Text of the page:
The syntax is: qui causas legesque forumque orare solent with the last two members right-dislocated after the caesura according to the usual convention.
Nope, sorry; the meaning is "those who are accustomed to pleading cases see (= dream about) laws and the forum and they see (still in their dreams), trembling, the tribunal...".

That is just how it naturally reads, and I maintain that you are getting confused because of the poetic word order, perhaps because you somewhat lack experience in reading Latin poetry (not saying you have no experience at all, but perhaps you aren't quite a "fluent" reader in the genre).

Perhaps we can go and check some translations, to see how other translators took it. I doubt that will bring any surprise for me, but it might for you.
 
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Anbrutal Russicus

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It does, poetically. Cernunt here is more or less equivalent to somniant. They "see" laws in their dreams.
...
Nope, sorry; the meaning is "those who are accustomed to pleading cases see (= dream about) laws and the forum and they see (still in their dreams), trembling, the tribunal...".
Yes, looking at the whole thing and the context it's obvious that this is the meaning. Looking at just the two lines and Forcellini lēgēs cernere didn't make much sense: the judicial meaning is "to settle on a decision, decide in favour of something" and is thus used with whole clauses - with a concrete noun it seemed to mean "to separate laws". But of course the context here is dreaming where one can "see laws".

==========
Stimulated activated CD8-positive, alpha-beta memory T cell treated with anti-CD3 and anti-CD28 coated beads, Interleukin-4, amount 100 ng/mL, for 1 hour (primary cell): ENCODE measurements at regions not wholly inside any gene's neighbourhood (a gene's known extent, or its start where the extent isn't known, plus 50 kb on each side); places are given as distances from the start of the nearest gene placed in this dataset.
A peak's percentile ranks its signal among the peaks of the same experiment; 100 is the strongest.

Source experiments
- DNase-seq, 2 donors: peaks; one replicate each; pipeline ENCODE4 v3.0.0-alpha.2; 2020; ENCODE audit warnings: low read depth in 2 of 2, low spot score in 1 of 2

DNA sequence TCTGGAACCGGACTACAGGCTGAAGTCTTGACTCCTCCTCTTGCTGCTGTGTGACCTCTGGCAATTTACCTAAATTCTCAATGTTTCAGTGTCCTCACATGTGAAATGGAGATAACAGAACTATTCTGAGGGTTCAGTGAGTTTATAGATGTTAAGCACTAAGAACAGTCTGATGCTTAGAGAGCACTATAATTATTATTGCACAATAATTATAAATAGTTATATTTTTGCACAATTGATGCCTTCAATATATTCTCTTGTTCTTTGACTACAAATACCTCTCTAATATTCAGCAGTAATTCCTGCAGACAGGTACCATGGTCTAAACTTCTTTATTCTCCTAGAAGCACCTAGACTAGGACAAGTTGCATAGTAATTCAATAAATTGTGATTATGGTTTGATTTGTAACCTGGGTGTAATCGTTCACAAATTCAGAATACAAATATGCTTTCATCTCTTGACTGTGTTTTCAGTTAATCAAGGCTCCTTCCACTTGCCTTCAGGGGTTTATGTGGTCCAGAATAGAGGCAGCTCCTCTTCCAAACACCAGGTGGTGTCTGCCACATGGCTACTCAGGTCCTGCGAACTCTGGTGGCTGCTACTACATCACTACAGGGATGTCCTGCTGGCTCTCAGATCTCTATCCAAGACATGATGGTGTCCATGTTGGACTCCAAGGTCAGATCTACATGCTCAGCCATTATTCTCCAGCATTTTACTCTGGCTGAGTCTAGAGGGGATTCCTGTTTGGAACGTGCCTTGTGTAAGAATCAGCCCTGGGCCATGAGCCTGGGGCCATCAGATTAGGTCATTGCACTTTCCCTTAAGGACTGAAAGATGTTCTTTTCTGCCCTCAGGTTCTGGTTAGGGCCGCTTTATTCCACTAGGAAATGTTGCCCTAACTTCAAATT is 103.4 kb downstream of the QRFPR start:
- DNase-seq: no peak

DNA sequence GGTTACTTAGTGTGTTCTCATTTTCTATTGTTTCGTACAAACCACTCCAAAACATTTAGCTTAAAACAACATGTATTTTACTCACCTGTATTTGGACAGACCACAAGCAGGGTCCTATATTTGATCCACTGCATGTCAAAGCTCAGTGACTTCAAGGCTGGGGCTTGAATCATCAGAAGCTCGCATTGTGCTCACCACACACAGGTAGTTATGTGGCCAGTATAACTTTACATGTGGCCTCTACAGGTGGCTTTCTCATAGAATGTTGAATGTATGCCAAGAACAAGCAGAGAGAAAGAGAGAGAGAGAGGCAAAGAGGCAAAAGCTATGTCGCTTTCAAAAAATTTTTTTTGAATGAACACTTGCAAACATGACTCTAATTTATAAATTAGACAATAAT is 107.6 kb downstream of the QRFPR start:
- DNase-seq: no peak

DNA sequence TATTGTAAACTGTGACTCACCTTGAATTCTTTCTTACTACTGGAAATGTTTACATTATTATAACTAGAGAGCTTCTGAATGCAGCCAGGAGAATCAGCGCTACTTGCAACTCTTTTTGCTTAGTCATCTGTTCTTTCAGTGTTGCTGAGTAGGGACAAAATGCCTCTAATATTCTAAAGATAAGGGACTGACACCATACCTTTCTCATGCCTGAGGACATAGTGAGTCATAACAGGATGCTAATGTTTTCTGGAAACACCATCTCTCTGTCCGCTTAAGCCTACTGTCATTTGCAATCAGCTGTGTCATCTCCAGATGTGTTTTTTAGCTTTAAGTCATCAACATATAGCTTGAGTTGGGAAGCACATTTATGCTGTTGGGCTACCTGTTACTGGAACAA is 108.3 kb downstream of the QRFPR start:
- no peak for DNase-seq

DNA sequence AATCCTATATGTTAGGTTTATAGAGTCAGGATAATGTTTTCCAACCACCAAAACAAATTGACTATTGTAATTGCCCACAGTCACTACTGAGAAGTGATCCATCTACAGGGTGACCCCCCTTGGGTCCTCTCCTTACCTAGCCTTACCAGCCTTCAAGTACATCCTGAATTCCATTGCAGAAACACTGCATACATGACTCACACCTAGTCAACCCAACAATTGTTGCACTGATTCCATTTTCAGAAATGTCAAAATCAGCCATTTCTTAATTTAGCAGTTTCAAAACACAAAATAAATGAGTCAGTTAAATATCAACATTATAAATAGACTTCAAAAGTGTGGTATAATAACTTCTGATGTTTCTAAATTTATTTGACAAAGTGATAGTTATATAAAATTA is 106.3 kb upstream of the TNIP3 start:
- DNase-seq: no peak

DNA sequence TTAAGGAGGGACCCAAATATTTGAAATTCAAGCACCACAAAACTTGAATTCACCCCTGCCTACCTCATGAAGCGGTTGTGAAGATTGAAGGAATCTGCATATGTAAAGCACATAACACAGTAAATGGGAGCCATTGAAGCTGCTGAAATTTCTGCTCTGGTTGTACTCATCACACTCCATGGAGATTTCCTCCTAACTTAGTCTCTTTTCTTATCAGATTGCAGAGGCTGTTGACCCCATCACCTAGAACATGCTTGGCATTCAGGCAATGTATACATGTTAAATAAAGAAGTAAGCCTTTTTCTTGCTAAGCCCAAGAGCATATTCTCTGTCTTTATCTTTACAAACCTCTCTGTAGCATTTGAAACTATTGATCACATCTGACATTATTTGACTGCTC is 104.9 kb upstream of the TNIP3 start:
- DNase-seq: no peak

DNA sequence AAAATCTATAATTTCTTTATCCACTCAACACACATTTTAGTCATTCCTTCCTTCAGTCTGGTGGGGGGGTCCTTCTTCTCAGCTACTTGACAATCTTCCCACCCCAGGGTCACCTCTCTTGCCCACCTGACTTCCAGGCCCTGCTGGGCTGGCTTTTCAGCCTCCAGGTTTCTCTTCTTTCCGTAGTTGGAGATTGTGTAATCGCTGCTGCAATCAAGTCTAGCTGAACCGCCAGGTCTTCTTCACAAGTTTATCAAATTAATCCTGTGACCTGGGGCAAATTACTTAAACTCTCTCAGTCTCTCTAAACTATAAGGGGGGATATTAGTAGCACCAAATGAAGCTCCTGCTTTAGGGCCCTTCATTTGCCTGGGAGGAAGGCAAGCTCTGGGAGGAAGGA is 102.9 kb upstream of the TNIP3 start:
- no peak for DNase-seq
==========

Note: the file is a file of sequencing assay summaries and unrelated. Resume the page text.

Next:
Et isn't even in second position here.
It is in the second position of the clause: lēgēsque forumque et tribūnal cernunt, but what is out of position here is the verb, which one would expect to be missing from the second clause, not the first. I was thinking of et being dislocated, as in pavidī et cernunt = et pavidī cernunt.
 

Pacifica

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Anbrutal Russicus

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Not so unusual either way.
I mean that lēgēsque forumque et tribūnal cernunt is the standard single-clause syntax, lēgēsque forumque cernunt et tribūnal is the same with totally normal right-dislocation ("as well as"), but lēgēsque forumque cernunt et cernunt tribūnal is now two separate clauses with ellipsis of the verb from the first clause + verb topicalisation/fronting, is very markedly poetic and would be considered ungrammatical in non-poetic speech or writing. The closest normal equivalent is lēgēsque forumque cernunt, cernunt et tribūnal (notice the position of et the adverb, which excludes reading it as a conjunction).
 

Pacifica

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is very markedly poetic
Indeed, it is. It's not unusual in poetry, but it would be in prose.
and would be considered ungrammatical in non-poetic speech or writing.
I don't know if it would be considered downright ungrammatical, but it would be unusual at least.

It admittedly made the sentence a bit tricky, especially if you didn't know the context—if you'd missed these words in the OP, as I take it you had at first:
The context is a poem about how dreams reflect the dreamer's daily life - the warrior dreams of battles and so on.
 

Anbrutal Russicus

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I don't know if it would be considered downright ungrammatical, but it would be unusual at least.

It admittedly made the sentence a bit tricky, especially if you didn't know the context—if you'd missed these words in the OP, as I take it you had at first:
I think the point is that even if I didn't miss the words (I can't tell), reading an explicit description of the context is different from actually reading the context itself. The poem establishes a pattern of "he who does X sees Y", so as soon as one reaches the first predicate (ōrāre solent), a verb for seeing is already filled in by default and all one needs is to know its object, which is immediately given: lēgēsque forumque. In that sense all that follows is an appendix and even cernunt is basically ornamental.